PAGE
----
The Judo Choke: Safety Rules
Choking techniques must be taught and supervised
by a qualified instructor. Since the Judo syllabus
has always contained more well-developed choking techniques
than any other martial art and they are practiced
in real contest situations, Judo instructors usually
have extensive experience in the proper application
of chokes. Judo is well known for the "Judo choke",
but many other martial arts are now teaching choke
holds without the wealth of background and experience
most Judo experts have. Chokes are potentially fatal
and should be treated seriously. As taught in Judo
though they are a temporary incapacitating technique
of short duration whose proper execution should be
quite harmless. Judo choking techniques have been
used in Judo classes and at thousands of Judo tournaments
all over the world for more than 100 years without
one reported fatality. It is only with the appropriate
emphasis on safety and supervision that this record
can be maintained.
Care should be taken when teaching chokes to children
whose physiology is different and naturally less developed
than adults. In most Judo tournaments in the U.S.
chokes are not permitted for children under 13 years
old. Children approaching this age may be prepared
by learning basic chokes with escapes and defenses,
always under strict supervision. Feeling different
chokes being applied in practice to you and learning
when to submit is an important form of preparation
for tournament and for learning how to choke others.
At this very young age, and in fact for beginners
of all ages, the emphasis should be on recognizing
the effect of chokes and protecting yourself while
always avoiding extreme pressure and unconsciousness
Chokes may be practiced from either a standing position
or on the ground but the ground is inherently safer.
When applying a standing choke with the intention
of gaining the full effect you should recognize that
the victim will not be able to remain standing. In
tournament and practice the person being choked should
always be immediately taken to the ground for better
control and to prevent an accidental fall which could
injure the athlete as they go unconscious.
Learning when to give up is an important part of
training to avoid the risk of unnecessary periods
of unconsciousness. While judoka should not give up
any opportunity to escape from a choke, they must
also be trained to surrender in a timely fashion when
necessary by recognizing when defeat is inevitable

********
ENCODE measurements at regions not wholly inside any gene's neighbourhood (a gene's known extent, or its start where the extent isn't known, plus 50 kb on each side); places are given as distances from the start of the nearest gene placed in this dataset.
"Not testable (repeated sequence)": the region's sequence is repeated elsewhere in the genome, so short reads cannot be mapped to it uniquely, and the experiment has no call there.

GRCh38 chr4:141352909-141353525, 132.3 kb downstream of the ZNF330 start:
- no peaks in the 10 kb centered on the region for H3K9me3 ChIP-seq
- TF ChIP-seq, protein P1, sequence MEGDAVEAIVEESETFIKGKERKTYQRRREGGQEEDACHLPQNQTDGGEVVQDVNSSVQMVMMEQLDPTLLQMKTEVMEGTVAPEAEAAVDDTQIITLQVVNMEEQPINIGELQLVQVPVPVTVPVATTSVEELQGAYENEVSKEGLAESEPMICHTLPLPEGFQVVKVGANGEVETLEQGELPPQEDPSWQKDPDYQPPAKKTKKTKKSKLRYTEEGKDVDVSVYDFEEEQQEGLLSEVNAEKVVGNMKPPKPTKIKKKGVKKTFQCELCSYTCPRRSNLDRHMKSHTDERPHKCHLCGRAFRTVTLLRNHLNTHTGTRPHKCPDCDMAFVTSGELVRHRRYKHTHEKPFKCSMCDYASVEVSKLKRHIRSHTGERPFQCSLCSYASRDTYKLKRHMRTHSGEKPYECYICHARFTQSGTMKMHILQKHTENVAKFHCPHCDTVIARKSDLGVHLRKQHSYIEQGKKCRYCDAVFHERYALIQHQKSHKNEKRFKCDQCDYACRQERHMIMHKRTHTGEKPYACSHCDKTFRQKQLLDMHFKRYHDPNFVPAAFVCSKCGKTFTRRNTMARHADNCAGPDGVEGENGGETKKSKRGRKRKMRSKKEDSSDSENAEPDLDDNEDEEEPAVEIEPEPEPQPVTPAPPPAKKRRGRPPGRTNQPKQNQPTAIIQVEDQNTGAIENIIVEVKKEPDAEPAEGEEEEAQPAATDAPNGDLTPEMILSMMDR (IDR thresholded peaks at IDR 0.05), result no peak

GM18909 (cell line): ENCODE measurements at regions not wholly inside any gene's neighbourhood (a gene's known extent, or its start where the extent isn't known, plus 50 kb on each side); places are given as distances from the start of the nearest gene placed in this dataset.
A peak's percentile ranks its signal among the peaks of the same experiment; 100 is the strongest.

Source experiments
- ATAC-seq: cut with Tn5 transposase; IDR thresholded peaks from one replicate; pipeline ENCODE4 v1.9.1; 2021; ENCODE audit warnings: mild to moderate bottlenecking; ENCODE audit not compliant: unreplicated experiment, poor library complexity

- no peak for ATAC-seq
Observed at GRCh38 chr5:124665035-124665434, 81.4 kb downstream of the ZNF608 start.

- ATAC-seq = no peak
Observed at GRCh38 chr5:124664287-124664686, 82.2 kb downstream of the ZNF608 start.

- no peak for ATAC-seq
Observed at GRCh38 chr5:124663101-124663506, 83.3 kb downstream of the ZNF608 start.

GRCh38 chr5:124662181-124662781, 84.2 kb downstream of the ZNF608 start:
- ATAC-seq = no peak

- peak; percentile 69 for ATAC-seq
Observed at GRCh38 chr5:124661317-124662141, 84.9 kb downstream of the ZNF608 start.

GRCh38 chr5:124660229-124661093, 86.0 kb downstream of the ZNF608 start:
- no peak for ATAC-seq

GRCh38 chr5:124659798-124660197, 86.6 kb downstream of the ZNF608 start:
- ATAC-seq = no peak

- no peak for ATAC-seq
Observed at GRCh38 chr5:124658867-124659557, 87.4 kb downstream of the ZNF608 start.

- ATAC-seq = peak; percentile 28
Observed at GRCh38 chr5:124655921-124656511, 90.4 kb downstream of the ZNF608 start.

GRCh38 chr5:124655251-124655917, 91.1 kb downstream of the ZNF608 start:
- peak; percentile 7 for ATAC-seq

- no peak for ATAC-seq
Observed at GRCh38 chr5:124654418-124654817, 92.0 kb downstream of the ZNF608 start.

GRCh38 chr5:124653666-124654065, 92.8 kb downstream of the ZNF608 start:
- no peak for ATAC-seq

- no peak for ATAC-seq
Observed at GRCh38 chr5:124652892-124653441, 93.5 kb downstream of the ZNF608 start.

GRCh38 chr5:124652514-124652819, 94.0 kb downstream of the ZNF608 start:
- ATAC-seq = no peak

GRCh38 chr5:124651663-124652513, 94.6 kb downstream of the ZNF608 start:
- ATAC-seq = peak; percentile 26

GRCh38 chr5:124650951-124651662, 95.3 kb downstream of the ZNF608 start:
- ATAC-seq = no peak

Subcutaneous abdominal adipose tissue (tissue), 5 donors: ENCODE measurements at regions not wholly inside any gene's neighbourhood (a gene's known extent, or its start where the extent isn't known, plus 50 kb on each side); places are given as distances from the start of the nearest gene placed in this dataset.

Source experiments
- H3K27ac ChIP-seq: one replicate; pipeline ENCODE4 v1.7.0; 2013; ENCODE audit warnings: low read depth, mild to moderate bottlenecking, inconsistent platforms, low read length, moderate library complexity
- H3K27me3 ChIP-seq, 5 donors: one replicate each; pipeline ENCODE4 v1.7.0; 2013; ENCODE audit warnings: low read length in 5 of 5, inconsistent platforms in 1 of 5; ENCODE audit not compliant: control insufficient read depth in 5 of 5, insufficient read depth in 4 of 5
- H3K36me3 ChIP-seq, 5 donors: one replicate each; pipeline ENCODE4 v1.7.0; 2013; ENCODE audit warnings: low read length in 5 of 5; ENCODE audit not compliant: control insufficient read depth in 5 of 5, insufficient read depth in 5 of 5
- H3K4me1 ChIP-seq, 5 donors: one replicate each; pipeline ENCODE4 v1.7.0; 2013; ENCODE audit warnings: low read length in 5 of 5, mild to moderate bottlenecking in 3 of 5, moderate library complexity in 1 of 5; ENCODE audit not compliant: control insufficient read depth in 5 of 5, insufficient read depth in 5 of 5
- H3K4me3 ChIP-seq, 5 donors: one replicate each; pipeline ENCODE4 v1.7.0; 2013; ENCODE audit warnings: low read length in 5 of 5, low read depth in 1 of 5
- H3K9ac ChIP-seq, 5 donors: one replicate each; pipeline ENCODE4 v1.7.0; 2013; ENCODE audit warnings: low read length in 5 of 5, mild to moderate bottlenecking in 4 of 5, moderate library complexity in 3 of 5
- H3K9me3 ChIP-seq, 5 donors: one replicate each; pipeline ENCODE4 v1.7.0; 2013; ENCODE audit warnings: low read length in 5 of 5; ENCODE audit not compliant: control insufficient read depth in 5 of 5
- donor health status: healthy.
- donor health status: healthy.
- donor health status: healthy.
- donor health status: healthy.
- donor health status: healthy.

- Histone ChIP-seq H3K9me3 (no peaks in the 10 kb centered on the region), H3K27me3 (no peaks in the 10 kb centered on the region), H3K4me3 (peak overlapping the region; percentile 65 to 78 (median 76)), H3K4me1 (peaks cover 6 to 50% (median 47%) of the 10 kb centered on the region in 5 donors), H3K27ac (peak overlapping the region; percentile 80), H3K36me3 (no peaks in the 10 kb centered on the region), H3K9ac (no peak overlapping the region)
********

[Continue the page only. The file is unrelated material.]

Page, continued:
and when further resistance will result in unconsciousness.
Once you allow yourself to be choked unconscious your
life is literally in your opponent's hands, and the
practice of any martial art requires that the student
learn ways of avoiding this condition of ultimate
helplessness. Since it is virtually impossible to
speak while being choked, the universal signal for
submission is tapping of the opponent or mat repeatedly.
The most important safety rule when applying a choking
technique is to release pressure immediately when
the opponent submits. When applying a choke one should
be sensitive enough, and have sufficient control over
the opponent, to recognize when he or she loses consciousness
so that you can immediately release pressure. Loss
of consciousness can be detected easily by the sudden
lack of resistance and generally limp feeling of the
opponent's body as well as the color of the face and
the eyes closing. Sometimes if the choke is held too
long convulsions may begin, but the effects of the
choke should generally be recognized earlier with
proper training and supervision.
to first page
second article in this series on Judo Chokes
will examine resuscitation techniques (Kappo) used
to revive practitioners who have been rendered unconscious
by Judo chokes.
Canon of Judo. Mifune, Kyuzo. Tokyo:
Seibundo-Shinkosha Publishing Co., LTD., 1956
Kodokan Judo. Kano, Jigoro. Tokyo:
Kodansha International, 1986
Judo in Action. Kudo, Kazuzo. Tokyo:
Japan Publications Trading Co., 1967
Judo. Tomiki, Kenji. Tokyo: Japan
Travel Bureau, 1956
The Overlook Martial Arts Reader.
Nelson, Randy. Woodstock: The Overlook Press, 1989
Emergency Care for Choke Holds. Boulay,
John. Ottawa: "Coaching Review"
Deaths Allegedly Caused by the Use
of "Choke Holds". Koiwai M.D., E. Karl.
This page is copyright © 1995/96/97/98
by Neil Ohlenkamp, Encino Judo Club, California, USA.
This article was originally published in the January
1996 edition of "Judo Trends Magazine."
About The Author:
Ohlenkamp is a martial arts writer and founder
He is a certified United States Judo Association
instructor, referee, master rank examiner, and master
coach (the highest level of certification), and
he was awarded United States Judo Coach of the Year
for 1999. He holds a fifth degree black belt in
Judo and a sixth degree black belt in jujitsu and
has over 31 years of training and experience in
various martial arts as a competitor, instructor,
team coach, and tournament official.
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